What's for lunch?

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Lunch should be the largest meal of the day and be consumed between noon and 1 p.m. for optimum digestion and calorie burning; in harmony with the circadian rhythm of the body. Packing lunch doesn't need to be a hassle, truly. Here are the meals I prepare for lunch every week for my family and the tips that help make preparing lunch so much easier. See my video "Eating on the Go" on the Eating Psychology page of this website, under Services.

Chicken with Rosemary, Green beans with basil and Turnips

Tuna with Lemon & Dill, Asparagus and Jerusalem Artichokes

Cod, Brussels Sprouts and Butternut Squash

Mackerel, Kale and Acorn Squash

Sardines, Collards and Spaghetti Squash

Steamed shrimp with catchup & horseradish dipping sauce, Sweet Potato and Broccoli

Orange Roughy, Cauliflower and Carrots

Tilapia, Mustard Greens and Acorn Squash

Wild Caught & Farm Raised Fish

Without aquaculture, the world faces a serious seafood shortage by the year 2030.
Salmon is an important part of maintaining my balanced diet. It provides essential nutrients and B vitamins, in addition to Vitamin D, Zinc, Potassium, Omega-3 polyunsaturated fatty acids and protein.

Mercury in fish

Personally, I have looked closely at the situation and I am informed, but not at all concerned. I am concentrating more on avoiding sources of mercury such as amalgam fillings and heavy metal toxicity from tattoos. I think the "mercury scare" is largely designed to motivate people to consume farm raised fish that have been grown with antibiotics and fed GMO grains.

I thought the only choices that were available to me for salmon was wild caught or farm raised. Then I found out about a farm raised sustainable source of salmon, that is grown in the cold, natural pristine clear waters of the North Atlantic, miles away from noisy and disturbing water traffic, pollution and other fish farms, using closed containment, recirculation salmon farming systems. Multiple durable nets keep the salmon on the farm and prevent predators from entering. Glacial rivers run down and flow into the waters of the basin, providing fresh water inflow that reduces the salinity and creates an ideal environment for growing salmon, using advanced aquaculture technology. The fish can school and thrive at low stocking densities in their natural habitat. Salmon raised on land-based tank farms pale in comparison nutritionally, as well as taste. They are raised commercially, in unnatural conditions, and fed economical rations that may contain antibiotics, growth hormones and other ingredients that we would do well to avoid.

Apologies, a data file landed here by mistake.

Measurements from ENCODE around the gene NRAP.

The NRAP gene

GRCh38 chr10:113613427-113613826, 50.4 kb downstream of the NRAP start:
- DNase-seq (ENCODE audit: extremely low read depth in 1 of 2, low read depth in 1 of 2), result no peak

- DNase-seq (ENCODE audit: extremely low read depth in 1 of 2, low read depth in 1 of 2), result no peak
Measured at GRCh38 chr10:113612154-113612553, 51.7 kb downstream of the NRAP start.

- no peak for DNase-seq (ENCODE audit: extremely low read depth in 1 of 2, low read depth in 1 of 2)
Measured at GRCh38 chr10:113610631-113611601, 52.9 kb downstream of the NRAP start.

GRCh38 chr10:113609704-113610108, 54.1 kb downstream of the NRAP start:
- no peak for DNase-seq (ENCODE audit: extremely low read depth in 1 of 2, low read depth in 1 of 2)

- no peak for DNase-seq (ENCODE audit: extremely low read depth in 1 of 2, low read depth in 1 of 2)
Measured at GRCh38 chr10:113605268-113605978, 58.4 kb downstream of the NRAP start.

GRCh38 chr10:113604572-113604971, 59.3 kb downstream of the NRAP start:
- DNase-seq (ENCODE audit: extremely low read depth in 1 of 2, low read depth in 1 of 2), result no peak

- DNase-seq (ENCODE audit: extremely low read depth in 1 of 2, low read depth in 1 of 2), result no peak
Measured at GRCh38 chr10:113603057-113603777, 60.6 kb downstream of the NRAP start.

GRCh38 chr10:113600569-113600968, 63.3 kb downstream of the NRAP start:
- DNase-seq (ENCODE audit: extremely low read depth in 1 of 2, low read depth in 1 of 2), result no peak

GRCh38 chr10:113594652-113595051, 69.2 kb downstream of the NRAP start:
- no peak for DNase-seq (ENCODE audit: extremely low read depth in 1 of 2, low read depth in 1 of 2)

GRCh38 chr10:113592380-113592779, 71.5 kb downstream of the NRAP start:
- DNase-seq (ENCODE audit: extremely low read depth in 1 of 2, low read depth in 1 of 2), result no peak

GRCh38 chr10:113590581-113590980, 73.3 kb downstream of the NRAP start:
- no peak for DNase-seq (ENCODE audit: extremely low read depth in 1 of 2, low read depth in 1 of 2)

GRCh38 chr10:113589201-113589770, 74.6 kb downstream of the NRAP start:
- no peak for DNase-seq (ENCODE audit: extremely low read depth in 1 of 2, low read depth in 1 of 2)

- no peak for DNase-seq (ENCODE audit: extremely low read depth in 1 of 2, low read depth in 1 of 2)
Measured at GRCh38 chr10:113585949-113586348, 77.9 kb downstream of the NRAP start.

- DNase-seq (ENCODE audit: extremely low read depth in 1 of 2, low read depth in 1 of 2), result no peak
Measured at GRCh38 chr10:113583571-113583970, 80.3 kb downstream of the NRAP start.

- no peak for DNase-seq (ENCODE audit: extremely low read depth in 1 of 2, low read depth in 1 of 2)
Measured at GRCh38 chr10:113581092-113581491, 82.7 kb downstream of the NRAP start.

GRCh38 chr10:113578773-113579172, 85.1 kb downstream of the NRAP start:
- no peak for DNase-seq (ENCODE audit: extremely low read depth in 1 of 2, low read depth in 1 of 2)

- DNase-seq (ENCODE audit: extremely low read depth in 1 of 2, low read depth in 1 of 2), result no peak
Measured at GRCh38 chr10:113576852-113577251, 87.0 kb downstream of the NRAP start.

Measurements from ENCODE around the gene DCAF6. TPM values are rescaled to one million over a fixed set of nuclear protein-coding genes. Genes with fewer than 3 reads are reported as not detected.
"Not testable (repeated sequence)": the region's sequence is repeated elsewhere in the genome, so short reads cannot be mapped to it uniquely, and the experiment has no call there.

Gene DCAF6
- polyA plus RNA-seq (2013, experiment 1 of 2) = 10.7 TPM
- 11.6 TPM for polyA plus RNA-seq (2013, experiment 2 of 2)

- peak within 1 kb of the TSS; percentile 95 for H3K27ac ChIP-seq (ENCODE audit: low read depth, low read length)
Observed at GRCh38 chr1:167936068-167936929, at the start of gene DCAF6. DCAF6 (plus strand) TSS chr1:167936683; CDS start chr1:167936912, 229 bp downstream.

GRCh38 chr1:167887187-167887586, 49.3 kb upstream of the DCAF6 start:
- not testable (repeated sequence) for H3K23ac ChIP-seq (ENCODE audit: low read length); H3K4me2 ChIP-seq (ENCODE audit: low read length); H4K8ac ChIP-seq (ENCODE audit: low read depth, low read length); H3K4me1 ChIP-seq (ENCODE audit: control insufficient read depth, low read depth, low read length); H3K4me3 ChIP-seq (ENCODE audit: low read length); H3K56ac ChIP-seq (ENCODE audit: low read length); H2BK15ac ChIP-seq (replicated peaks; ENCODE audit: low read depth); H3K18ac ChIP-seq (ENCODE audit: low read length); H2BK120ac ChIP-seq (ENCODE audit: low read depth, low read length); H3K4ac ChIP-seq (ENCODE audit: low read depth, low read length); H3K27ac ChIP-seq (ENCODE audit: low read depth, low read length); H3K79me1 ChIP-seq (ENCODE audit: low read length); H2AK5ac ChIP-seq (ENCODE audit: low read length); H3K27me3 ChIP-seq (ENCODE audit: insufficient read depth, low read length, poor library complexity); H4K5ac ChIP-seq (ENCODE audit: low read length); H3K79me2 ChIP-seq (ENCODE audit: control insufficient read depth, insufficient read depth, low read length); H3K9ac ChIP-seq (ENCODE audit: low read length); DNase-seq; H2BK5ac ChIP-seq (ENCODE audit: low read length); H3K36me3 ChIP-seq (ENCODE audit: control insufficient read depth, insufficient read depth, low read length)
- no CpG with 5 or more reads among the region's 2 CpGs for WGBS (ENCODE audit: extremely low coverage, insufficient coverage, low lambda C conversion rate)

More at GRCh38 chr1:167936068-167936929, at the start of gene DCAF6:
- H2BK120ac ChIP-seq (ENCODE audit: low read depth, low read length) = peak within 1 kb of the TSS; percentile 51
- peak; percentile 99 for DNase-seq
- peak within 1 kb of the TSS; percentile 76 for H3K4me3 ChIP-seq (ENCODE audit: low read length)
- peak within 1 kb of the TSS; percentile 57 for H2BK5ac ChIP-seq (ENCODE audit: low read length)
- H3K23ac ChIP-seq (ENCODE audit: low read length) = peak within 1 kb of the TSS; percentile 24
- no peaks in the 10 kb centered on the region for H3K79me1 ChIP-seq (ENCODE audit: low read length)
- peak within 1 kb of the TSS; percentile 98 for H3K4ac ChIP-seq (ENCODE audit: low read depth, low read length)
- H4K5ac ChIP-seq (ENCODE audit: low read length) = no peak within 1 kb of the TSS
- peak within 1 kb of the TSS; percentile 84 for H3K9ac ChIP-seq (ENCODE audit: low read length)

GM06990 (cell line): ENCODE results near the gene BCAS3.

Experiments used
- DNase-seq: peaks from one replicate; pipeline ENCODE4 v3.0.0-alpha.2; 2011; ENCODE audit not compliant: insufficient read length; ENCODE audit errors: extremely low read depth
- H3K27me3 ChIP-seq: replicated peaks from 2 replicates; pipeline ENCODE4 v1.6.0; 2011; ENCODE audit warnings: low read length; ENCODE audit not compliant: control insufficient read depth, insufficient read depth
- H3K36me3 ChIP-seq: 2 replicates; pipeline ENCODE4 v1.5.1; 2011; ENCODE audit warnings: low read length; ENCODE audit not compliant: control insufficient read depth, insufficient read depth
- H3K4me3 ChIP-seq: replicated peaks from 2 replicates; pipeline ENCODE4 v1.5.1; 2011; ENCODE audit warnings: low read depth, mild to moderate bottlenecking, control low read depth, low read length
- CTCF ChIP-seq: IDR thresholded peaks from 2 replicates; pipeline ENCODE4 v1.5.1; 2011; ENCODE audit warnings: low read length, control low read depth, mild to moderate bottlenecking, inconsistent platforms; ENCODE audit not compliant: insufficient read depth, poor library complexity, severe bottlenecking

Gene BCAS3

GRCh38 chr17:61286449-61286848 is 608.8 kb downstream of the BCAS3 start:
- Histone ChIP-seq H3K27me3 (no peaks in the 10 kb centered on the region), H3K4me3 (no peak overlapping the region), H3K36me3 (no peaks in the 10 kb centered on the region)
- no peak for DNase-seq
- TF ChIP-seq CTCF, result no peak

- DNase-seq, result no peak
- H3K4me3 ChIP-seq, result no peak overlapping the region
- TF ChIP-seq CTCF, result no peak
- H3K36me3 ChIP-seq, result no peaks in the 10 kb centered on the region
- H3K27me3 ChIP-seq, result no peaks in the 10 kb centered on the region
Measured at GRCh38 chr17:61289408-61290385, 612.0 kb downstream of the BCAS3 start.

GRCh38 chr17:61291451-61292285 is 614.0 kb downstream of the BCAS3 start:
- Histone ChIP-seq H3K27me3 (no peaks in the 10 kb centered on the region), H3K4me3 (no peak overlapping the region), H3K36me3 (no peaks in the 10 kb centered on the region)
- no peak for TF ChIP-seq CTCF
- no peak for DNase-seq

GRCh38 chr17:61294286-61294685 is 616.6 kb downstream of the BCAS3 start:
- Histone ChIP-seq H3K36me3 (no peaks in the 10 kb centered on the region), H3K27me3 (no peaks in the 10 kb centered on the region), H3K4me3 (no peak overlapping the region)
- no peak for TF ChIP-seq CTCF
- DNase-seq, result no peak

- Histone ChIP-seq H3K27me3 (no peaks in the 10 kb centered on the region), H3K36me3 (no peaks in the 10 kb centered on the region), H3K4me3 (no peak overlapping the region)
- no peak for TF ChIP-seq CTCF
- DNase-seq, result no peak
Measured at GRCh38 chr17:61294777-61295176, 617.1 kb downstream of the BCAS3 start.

Salmon grown in land-based tank farms have far greater environmental impact than coastal water farms, because they use electricity to pump, heat, cool, recirculate and filter the water, as well as the disposal of waste. The fish are fed an unnatural diet of grain (including genetically engineered varieties) and are routinely given growth hormones, antibiotics and chemicals that have not been shown to be safe for humans. This diet creates fish with an unappetizing graying flesh. This is remedied by feeding synthetic astaxanthin, made from petrochemicals, which has not been approved for human consumption and is toxic. Farm raised fish are banned in Australia and New Zealand.

The results are obvious when I see the difference between the pale pink-orange color of tank farm raised salmon and the pink-red flesh of coastal farm raised salmon, which are fed a nutrient-dense, dry pellet made from animal, plant and fish proteins and essential vitamins and minerals, without growth hormones or antibiotics.

Preventative measures are taken, but some salmon may get sick. If approved antibiotics are prescribed by veterinarians, there is a strictly regulated withdraw period and testing program in place to ensure that the medication has cleared the salmon's system before it can be harvested.